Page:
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Short-Term Interaction between Dogs and Their Owners: Effects on Oxytocin, Cortisol, Insulin and Heart Rate-An Exploratory Study
University of Skövde, The Systems Biology Research Centre. University of Skövde, School of Life Sciences.
Swedish Univ Agr Sci, Dept Anat Physiol & Biochem, Uppsala, Sweden .
Swedish Univ Agr Sci, Dept Anim Environm & Hlth, Skara, Sweden .
University of Skövde, School of Bioscience. University of Skövde, The Systems Biology Research Centre. Göteborgs universitet.ORCID iD: 0000-0002-3053-4543
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2011 (English)In: Anthrozoos, ISSN 0892-7936, E-ISSN 1753-0377, Vol. 24, no 3, 301-315 p.Article in journal (Refereed) Published
Abstract [en]

The aim of this exploratory study was to determine heart rate and the levels of oxytocin, cortisol, and insulin in dogs and their owners in response to a short-term interaction. In addition, the dogs' behavior was studied. The owners' responses were compared with those obtained from a control group. Ten female volunteers and their own male Labrador dogs participated in an experiment during which the owner stroked, petted, and talked with her dog during the first 3 minutes. Blood samples were collected from both dog and owner before (0) and at 1, 3, 5, 15, 30, and 60 minutes after the start of the interaction. Blood samples were analyzed by EIA. Heart rate was monitored telemetrically. The data were analyzed using linear mixed models and paired t-tests. The dogs' oxytocin levels were significantly increased 3 minutes after the start of the interaction (p = 0.027). Cortisol levels were significantly increased after 15 and 30 minutes (p = 0.004 and p = 0.022, respectively), and heart rate was significantly decreased after 55 minutes (p = 0.008). The dogs displayed normal behaviors during the experiment. The owners' oxylocin levels peaked between 1 and 5 minutes after interaction (p = 0.026). No such effect was seen in the controls. Cortisol levels displayed a significant decrease at 15 or 30 minutes in both owners and controls, and insulin levels did so at 60 minutes (p = 0.030, p = 0.002 and p = 0.002, p < 0.0001, respectively). Heart rate decreased significantly in the owners at 55 and 60 minutes (p = 0.0008) but not in the controls. In conclusion, short-term sensory interaction between dogs and their owners influences hormonal levels and heart rate. However, further studies need to be performed in order to better understand the effects of interaction between dogs and their owners.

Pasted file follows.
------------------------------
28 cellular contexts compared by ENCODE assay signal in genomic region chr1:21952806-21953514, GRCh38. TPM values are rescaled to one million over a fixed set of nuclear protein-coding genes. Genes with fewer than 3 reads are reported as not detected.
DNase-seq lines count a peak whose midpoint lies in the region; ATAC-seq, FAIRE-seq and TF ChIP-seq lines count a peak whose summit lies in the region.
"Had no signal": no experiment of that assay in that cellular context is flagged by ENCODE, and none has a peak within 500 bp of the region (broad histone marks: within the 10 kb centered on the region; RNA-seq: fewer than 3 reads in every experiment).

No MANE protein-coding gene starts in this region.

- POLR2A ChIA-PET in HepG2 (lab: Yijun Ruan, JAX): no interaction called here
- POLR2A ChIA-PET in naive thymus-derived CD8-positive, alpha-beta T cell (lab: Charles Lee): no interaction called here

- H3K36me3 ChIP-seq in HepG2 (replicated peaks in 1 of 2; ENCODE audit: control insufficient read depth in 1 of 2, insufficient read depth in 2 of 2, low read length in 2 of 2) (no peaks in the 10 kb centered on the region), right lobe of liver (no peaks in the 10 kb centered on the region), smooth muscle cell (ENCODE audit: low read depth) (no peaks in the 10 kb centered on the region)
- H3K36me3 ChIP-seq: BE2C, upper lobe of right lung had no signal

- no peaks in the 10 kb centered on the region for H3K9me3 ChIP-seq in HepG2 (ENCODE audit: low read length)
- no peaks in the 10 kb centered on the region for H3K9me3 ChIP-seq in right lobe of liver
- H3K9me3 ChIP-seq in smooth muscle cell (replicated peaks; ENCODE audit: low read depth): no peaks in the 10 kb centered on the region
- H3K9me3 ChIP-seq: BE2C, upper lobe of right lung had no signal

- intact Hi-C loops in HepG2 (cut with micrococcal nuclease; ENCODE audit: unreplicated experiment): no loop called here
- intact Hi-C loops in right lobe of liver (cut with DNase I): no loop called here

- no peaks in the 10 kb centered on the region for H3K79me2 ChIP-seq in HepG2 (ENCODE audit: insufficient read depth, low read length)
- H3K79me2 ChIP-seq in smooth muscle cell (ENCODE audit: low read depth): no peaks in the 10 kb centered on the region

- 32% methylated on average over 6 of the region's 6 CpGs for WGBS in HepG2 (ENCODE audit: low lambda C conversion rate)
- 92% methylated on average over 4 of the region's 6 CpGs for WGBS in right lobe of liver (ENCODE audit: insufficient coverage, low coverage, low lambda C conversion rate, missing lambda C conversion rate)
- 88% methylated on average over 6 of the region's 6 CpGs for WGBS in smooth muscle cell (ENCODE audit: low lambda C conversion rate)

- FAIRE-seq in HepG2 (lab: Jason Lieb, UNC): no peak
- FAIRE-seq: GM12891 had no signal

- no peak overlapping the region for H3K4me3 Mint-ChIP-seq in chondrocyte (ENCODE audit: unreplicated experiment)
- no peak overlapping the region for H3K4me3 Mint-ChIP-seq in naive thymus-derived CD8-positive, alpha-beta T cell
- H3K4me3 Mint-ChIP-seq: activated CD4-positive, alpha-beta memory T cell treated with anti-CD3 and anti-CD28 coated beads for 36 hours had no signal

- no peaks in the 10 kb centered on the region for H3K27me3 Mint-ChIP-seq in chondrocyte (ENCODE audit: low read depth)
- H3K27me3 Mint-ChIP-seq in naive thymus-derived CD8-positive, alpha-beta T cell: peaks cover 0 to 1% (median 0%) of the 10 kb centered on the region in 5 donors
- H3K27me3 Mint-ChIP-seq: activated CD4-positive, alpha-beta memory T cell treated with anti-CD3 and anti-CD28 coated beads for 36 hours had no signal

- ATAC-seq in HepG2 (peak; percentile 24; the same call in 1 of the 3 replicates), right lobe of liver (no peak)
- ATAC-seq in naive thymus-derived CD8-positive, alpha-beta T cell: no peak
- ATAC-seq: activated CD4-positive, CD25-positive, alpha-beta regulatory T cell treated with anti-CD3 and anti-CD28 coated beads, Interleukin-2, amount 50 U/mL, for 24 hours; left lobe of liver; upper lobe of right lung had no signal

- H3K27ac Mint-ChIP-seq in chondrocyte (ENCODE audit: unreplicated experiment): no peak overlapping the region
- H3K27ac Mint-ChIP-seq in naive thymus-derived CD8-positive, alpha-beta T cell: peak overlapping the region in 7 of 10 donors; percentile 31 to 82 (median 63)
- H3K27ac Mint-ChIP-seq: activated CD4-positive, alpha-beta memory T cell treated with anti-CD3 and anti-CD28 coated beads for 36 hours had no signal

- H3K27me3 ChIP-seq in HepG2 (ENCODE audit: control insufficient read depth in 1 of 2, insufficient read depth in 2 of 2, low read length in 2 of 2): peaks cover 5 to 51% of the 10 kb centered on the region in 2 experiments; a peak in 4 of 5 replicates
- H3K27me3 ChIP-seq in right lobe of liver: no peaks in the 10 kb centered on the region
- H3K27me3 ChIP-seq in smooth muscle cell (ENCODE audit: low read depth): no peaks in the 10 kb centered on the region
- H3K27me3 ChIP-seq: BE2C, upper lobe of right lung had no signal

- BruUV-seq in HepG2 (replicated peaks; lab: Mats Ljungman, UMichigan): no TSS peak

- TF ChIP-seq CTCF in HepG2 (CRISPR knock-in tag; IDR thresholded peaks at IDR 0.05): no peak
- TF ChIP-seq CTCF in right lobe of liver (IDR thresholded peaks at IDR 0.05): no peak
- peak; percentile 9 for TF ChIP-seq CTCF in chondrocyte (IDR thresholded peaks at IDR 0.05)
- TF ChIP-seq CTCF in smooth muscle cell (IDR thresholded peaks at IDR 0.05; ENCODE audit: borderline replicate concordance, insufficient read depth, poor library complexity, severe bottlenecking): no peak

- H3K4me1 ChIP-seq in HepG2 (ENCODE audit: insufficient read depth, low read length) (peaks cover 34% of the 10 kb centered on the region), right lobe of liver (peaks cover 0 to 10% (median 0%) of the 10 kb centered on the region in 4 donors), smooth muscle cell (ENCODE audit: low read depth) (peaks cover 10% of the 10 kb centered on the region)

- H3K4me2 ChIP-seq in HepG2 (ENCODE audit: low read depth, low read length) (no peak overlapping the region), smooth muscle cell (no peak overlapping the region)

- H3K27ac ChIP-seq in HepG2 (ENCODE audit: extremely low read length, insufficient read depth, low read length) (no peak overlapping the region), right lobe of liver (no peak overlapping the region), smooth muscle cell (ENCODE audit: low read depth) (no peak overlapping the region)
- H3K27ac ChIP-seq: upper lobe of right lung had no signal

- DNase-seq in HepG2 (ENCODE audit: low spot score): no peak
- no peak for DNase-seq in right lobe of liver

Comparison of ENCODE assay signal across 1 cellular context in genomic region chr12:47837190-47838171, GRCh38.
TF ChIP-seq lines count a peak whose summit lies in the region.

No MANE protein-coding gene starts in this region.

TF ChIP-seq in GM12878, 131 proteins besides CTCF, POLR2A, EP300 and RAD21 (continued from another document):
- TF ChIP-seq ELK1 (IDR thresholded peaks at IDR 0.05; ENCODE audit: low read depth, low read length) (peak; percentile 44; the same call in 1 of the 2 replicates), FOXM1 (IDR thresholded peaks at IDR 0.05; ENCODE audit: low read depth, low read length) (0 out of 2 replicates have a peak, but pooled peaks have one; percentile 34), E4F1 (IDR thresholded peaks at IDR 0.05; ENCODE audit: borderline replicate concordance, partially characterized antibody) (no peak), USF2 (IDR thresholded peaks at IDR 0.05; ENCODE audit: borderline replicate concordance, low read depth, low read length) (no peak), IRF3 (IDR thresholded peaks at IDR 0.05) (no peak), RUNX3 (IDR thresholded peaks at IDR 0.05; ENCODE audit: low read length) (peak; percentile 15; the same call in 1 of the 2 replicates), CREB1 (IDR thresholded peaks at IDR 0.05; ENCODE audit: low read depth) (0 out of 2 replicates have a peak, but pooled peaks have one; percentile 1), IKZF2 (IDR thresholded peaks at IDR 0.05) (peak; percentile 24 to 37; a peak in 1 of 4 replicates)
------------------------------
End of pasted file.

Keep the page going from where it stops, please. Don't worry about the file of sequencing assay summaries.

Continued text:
Place, publisher, year, edition, pages
Berg Publishers, 2011. Vol. 24, no 3, 301-315 p.
Keyword [en]
cortisol, heart rate, human dog interaction, insulin, oxytocin
National Category
Natural Sciences
Research subject
Natural sciences
Identifiers
URN: urn:nbn:se:his:diva-5520DOI: 10.2752/175303711X13045914865385ISI: 000295154400006Scopus ID: 2-s2.0-79960721263OAI: oai:DiVA.org:his-5520DiVA: diva2:511592
Available from: 2012-03-22 Created: 2012-03-01 Last updated: 2014-09-05Bibliographically approved

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Handlin, LindaEjdebäck, MikaelUvnäs-Moberg, Kerstin
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